Rodney Coronado, now in a penitentiary for teaching people how to make an explosive devise with the intent that someone commit a violent crime—and convicted previously of torching an animal research lab—a terrorist who admits he committed other crimes for which he was not caught, is the subject of a new biography. And the “Trade” reviews are almost as atwitter for Coronado as the MSM are for President Obama.  From Kirkus “starred review” reprinted on Amazon.com:

Kuipers delivers a searing narrative on the fringe animal-activist movement. Despite his decades of experience covering the radical environmental movement, the author is careful to remain an objective narrator, presenting much contextual detail and allowing Coronado and his peers’ brimming passion to tell the story.  A provocative and careful testament to the ever-changing definition of activism.

And here’s the Book List’s even more breathless “starred review”:
Passions run high when it comes to environmentalism, yet few condone the extreme tactics of such groups as the Animal Liberation Front. Los Angeles Times editor Kuipers, author of the counterculture saga Burning Rainbow Farm, focuses on eco warrior, some would say ecoterrorist, Ron Coronado as a key to the incendiary side of green activism. A Californian of Yaqui descent, Coronado began demonstrating in support of animal rights while still in grade school. He joined Sea Shepherd, a direct action anti-whaling group, instead of going to college, thus launching a life of illegal protest that turned him into a saboteur, arsonist, and fugitive; landed him in jail; and embroiled him in an infamous legal case that fuses freedom-of-speech issues with ramped-up domestic-terrorist laws. Coronado’s outlaw adventures for the cause are electrifying, from his covert videotaping of crimes against animals to his fiery destruction of fur farms and research labs, and his spiritual and moral struggles are equally compelling and genuinely instructive. As Kuipers meticulously tracks Coronado’s intense commitment to animals and eventual rejection of violence, he illuminates the tenets of deep ecology and animal rights and provides an invaluable history of radical environmentalism, a force that may gain momentum as mainstream society fails to respond to looming crises.”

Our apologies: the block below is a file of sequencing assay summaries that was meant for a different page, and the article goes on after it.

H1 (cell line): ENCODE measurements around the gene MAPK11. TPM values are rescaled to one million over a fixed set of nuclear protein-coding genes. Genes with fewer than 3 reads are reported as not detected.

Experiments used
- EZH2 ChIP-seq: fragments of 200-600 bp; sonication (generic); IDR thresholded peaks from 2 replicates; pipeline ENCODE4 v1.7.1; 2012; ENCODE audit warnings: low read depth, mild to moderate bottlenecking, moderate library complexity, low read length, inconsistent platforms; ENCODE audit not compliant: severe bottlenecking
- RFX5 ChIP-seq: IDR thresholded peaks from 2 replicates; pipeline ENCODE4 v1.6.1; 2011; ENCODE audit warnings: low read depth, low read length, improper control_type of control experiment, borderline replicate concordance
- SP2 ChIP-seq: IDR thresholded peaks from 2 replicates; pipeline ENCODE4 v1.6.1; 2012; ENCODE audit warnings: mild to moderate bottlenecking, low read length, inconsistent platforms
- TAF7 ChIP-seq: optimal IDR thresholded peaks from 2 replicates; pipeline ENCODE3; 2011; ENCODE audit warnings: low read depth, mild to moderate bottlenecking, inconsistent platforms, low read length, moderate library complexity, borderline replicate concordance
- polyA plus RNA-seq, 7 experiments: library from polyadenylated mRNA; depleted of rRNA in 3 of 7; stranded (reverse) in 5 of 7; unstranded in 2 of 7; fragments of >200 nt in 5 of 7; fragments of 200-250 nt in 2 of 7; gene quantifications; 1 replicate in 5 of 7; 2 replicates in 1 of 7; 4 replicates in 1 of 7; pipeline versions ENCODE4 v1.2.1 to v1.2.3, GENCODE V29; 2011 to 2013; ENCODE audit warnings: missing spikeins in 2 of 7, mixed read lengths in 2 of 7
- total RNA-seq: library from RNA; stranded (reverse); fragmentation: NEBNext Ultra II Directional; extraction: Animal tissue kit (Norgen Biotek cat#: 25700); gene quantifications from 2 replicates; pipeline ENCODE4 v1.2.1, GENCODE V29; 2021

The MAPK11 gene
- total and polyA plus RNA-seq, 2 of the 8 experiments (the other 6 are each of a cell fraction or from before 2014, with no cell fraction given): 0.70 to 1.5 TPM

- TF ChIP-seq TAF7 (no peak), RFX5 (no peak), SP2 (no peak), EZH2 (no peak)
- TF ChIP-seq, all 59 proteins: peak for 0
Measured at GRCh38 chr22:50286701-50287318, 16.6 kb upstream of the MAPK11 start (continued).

Here’s a thought experiment: Replace the word “pro life” in each spot in which these reviewers used the term animal rights or referred to environmental activism: As in, “As Kuipers meticulously tracks Coronado’s intense commitment to unborn children...he illuminates the tenets of pro life ethics and provides an invaluable history of anti abortion advocacy, a force that may gain momentum as mainstream society fails to respond to the abortion Holocaust.”

Does anyone think these reviews would have so glowingly reviewed a biography of an equivalent pro life “warrior?”  Of course not—nor should they. But if it is wrong—and it is—to engage in vandalism, arson, and personal attack in the name of stopping abortion, if a biography romanticizing the exploits of a pro life Ron Coronado would have been searingly condemned—and it would be—it is just as wrong to do it in causes of the Left like animal rights.  But don’t expect our ideologically corrupted intellectual institutions to figure that out.

Articles by Wesley J. Smith

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